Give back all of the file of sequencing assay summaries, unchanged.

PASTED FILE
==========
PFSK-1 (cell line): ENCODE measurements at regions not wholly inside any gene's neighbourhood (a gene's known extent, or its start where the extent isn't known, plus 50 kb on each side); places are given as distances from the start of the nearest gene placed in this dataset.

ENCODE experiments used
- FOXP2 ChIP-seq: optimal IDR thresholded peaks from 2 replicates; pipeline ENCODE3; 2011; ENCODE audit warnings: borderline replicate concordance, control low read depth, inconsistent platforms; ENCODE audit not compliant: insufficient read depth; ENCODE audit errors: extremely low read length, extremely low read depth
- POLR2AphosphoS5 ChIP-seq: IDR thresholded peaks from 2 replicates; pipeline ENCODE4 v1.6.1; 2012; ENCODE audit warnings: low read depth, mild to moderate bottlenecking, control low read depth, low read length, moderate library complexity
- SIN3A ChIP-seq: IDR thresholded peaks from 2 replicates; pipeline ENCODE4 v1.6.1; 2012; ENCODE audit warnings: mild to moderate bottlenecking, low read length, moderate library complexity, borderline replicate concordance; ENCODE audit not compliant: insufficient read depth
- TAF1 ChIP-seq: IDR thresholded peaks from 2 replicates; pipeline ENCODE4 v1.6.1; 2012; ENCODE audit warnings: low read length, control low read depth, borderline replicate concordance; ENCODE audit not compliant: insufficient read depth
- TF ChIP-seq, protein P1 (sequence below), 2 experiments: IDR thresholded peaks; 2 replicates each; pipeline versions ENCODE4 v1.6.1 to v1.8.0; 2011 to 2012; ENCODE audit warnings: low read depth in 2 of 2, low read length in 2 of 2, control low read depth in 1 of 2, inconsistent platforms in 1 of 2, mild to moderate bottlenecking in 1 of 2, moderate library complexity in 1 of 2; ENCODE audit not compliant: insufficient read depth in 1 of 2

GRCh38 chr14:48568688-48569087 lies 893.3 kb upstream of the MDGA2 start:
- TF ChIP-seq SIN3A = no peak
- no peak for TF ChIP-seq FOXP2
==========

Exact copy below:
PFSK-1 (cell line): ENCODE measurements at regions not wholly inside any gene's neighbourhood (a gene's known extent, or its start where the extent isn't known, plus 50 kb on each side); places are given as distances from the start of the nearest gene placed in this dataset.

ENCODE experiments used
- FOXP2 ChIP-seq: optimal IDR thresholded peaks from 2 replicates; pipeline ENCODE3; 2011; ENCODE audit warnings: borderline replicate concordance, control low read depth, inconsistent platforms; ENCODE audit not compliant: insufficient read depth; ENCODE audit errors: extremely low read length, extremely low read depth
- POLR2AphosphoS5 ChIP-seq: IDR thresholded peaks from 2 replicates; pipeline ENCODE4 v1.6.1; 2012; ENCODE audit warnings: low read depth, mild to moderate bottlenecking, control low read depth, low read length, moderate library complexity
- SIN3A ChIP-seq: IDR thresholded peaks from 2 replicates; pipeline ENCODE4 v1.6.1; 2012; ENCODE audit warnings: mild to moderate bottlenecking, low read length, moderate library complexity, borderline replicate concordance; ENCODE audit not compliant: insufficient read depth
- TAF1 ChIP-seq: IDR thresholded peaks from 2 replicates; pipeline ENCODE4 v1.6.1; 2012; ENCODE audit warnings: low read length, control low read depth, borderline replicate concordance; ENCODE audit not compliant: insufficient read depth
- TF ChIP-seq, protein P1 (sequence below), 2 experiments: IDR thresholded peaks; 2 replicates each; pipeline versions ENCODE4 v1.6.1 to v1.8.0; 2011 to 2012; ENCODE audit warnings: low read depth in 2 of 2, low read length in 2 of 2, control low read depth in 1 of 2, inconsistent platforms in 1 of 2, mild to moderate bottlenecking in 1 of 2, moderate library complexity in 1 of 2; ENCODE audit not compliant: insufficient read depth in 1 of 2

GRCh38 chr14:48568688-48569087 lies 893.3 kb upstream of the MDGA2 start:
- TF ChIP-seq SIN3A = no peak
- no peak for TF ChIP-seq FOXP2